-Marine Corps Gen. Anthony C. Zinni (Ret), head of United States Central Command in the late 1990’s .
-Gen. Eric Shinseki (US Army, Ret), the Army chief of staff who told Congress 1 month before the invasion it would need more troops than Rumsfeld was planning. And was then retired early by the Pentagon
-Maj. Gen. Paul D. Eaton, (US Army, Ret), who ran the program to train the Iraqi military in 2003 -2004
-Marine Corps Lt. Gen. Gregory Newbold (Ret) former operations director for the Joint Chiefs of Staff 2000- 2002

Who’re you gonna listen to more? With respect and appreciation, I SALUTE the Rummybusters.

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3 Responses to Pentagon Tries to Put Out the Rumsfeld Fires

  1. Ginny

    Bush listens to the voices… but he does not heed them! It must have been Cheney whispering in his ear when he said God told him to go to war in Iraq.

  2. Ginny in CO says:

    AP just released a report on the Pentagon meeting with the TV generals. This is predictable:

    “Retired Air Force Lt. Gen. Thomas McInerney, who is a Fox News commentator, said in an interview afterward that the calls from other retired generals for Rumsfeld to resign came up only briefly. “We didn’t waste the secretary’s time with that,” he said, adding that he puts little stock in the criticisms because they come mostly from two-star generals who were not senior enough in rank to work directly for Rumsfeld.”

    Apparently if you aren’t part of the big brass, you have nothing to offer. True the military is a Top-down organization, it doesn’t mean there is NO input from the ranks.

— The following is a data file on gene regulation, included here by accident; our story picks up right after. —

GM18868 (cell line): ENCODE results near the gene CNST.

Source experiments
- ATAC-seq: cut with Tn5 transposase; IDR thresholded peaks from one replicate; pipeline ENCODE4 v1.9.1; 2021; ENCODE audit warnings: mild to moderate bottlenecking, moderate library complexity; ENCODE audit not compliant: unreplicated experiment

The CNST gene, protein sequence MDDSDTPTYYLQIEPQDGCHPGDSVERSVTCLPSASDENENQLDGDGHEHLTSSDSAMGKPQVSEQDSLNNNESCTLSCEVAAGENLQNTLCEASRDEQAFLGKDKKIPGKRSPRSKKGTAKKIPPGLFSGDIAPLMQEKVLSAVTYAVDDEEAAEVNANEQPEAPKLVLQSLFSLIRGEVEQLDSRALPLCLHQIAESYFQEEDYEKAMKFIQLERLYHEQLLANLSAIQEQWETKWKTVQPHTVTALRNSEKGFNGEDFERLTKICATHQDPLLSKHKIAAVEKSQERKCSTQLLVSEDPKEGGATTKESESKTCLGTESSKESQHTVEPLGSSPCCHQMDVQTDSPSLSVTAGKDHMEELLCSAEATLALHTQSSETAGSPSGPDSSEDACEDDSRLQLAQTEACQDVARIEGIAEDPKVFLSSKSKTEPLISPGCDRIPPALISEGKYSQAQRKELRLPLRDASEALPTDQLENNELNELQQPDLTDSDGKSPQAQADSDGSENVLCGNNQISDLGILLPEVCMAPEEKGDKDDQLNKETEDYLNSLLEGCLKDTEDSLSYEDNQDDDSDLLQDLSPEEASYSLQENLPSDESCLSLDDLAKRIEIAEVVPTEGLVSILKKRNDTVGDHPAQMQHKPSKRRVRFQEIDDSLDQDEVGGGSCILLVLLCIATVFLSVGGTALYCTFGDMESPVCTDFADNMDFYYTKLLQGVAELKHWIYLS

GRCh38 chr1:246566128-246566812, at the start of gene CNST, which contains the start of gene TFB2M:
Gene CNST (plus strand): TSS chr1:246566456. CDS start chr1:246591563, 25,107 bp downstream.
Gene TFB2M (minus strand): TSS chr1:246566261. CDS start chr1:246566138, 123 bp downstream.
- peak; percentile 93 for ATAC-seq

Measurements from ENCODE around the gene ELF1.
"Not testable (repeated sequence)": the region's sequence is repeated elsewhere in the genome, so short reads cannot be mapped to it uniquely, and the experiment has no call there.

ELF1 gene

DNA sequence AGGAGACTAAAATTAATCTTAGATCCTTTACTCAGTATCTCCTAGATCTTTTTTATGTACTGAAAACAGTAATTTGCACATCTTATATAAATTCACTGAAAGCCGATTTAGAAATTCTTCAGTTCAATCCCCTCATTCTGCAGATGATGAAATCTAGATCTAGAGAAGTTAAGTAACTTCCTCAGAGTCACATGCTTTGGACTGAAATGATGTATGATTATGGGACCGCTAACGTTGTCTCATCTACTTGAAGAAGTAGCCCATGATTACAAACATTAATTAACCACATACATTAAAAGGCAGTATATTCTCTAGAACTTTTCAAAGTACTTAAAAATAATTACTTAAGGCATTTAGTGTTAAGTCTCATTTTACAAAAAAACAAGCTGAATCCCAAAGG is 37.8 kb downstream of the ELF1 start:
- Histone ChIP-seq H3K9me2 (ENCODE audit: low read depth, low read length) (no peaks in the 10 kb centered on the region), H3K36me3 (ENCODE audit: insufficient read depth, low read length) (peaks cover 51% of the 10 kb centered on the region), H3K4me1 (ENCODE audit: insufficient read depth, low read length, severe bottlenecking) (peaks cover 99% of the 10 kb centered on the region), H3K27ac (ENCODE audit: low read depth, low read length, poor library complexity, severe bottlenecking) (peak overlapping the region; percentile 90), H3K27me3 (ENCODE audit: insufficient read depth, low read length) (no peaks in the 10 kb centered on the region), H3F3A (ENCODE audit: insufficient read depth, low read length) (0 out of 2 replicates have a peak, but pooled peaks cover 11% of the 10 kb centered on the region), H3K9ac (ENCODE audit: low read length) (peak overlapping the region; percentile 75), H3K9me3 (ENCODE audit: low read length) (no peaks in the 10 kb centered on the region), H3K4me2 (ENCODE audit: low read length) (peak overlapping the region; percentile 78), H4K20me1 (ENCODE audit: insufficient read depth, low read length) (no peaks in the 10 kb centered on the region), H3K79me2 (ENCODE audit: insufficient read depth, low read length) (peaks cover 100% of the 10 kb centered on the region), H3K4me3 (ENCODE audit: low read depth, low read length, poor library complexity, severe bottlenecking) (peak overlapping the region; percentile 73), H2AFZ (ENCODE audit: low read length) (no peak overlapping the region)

Well, three are generals that were on the ground in Iraq- where the fighting and dying goes on.
    Somehow I can’t believe that Shinseki and Newbold didn’t work with Rummy. And I’d bet that Riggs did. He was a 3 star until he was demoted for criticizing the boss.

    That leaves Zinni, the former CentCom commander just before W took office. I would trust his knowledge of the Middle East over Rumsfeld any day. Because W and his crew don’t like to think they are ignorant of anything. Therefore, they don’t seek out other opinions and they get mad if you force them to listen.

    Rummy just chalks it all up to his making changes; that people get upset about change and then get angry.
    Uh, ‘people’ do that in varying degrees. The military are drilled and trained in change. Complaining is not part of the mindset or accepted lightly. As a whole, the military is geared to the idea that if you don’t come up with new stuff first, and change before the enemy does, you lose.

    What does make them buck change is when it turns out to be WRONG, as in more deaths than needed. More problems. The increased levels of battle involvement of these soldiers puts them at much higher risk of PTSD. Even if they aren’t dying, the “battle fatigue” may eventually make them wish they had.

    The recurring theme in the complaints was not just that they TRIED the new tactic and it didn’t work, but that they kept trying to get the top to accept this and change tactics. No, the top just kept on with the plan, adding some other things the lowly two star generals didn’t like; torture being one.

    An important piece of Kerry’s Iraq plan will be to replace Rummy with someone who can work with the other players in developing the accord.

    Bring it on Senator.

  3. Ginny in CO says:


    I’ve wondered about that. I thought Richard Clarke came up with something interesting. Being sarcastic, he suggested that Bush’s determination to attack Iraq, regardless of the evidence, was like bin Laden was on a high mountain in Afghanistan sending mental telepathy messages to attack Iraq.
    Could easily have been dick from the get go. Probably couldn’t find a VP candidate who was willing to do it, so he took the job.